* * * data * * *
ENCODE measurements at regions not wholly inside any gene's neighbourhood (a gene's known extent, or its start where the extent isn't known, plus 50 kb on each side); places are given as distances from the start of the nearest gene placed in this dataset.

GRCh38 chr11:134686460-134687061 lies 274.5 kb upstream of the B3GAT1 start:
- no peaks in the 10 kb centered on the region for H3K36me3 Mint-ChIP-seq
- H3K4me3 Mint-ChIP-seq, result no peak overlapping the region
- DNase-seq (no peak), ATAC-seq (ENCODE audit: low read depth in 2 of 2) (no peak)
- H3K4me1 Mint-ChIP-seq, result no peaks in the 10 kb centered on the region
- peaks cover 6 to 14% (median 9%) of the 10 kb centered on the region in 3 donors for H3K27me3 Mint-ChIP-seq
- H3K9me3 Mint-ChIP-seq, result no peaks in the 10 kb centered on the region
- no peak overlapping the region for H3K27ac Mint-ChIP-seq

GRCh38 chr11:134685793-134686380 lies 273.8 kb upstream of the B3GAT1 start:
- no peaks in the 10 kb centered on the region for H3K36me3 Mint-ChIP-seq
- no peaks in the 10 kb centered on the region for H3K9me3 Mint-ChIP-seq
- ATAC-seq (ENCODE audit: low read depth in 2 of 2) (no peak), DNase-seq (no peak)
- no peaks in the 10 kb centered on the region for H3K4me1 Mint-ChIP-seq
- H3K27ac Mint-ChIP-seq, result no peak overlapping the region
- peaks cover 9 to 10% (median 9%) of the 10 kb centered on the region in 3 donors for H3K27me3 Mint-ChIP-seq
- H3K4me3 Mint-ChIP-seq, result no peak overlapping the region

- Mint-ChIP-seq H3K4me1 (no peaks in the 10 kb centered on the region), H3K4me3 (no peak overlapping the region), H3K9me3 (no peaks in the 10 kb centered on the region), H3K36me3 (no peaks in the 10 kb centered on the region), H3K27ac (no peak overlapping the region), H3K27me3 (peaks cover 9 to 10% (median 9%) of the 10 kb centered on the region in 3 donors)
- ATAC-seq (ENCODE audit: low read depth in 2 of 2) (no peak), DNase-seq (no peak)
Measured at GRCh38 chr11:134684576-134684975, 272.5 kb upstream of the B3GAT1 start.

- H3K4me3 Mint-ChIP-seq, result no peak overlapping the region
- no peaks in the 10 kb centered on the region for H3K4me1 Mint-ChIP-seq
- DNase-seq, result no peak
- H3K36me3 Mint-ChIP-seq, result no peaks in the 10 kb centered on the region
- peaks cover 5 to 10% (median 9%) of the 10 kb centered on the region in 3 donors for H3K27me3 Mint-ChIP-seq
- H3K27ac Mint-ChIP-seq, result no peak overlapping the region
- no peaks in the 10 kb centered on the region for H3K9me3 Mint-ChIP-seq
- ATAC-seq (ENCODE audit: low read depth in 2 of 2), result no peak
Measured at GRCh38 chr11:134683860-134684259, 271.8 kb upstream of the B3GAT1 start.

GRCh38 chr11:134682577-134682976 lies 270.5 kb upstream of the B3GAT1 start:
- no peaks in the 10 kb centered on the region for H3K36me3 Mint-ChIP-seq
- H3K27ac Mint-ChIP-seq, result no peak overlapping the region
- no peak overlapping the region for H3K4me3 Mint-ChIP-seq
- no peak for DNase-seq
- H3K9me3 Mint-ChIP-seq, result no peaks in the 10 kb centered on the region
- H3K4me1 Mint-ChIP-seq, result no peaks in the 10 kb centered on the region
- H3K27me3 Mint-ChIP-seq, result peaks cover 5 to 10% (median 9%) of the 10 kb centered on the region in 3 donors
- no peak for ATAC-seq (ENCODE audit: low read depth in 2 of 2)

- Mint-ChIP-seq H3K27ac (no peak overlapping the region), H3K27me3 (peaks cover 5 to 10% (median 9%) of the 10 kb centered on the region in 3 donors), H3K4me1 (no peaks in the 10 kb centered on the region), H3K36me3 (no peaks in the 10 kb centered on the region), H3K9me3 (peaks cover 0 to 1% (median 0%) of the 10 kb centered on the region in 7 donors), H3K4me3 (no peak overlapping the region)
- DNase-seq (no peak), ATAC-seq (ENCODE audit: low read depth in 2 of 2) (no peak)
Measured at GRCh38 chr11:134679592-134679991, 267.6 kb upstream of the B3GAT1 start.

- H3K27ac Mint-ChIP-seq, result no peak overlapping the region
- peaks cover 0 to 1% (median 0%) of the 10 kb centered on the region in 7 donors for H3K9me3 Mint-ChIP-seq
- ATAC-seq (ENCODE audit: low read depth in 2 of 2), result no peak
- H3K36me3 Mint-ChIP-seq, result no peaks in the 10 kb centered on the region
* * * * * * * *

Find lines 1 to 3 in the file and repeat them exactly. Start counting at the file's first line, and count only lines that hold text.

ENCODE measurements at regions not wholly inside any gene's neighbourhood (a gene's known extent, or its start where the extent isn't known, plus 50 kb on each side); places are given as distances from the start of the nearest gene placed in this dataset.

GRCh38 chr11:134686460-134687061 lies 274.5 kb upstream of the B3GAT1 start:
- no peaks in the 10 kb centered on the region for H3K36me3 Mint-ChIP-seq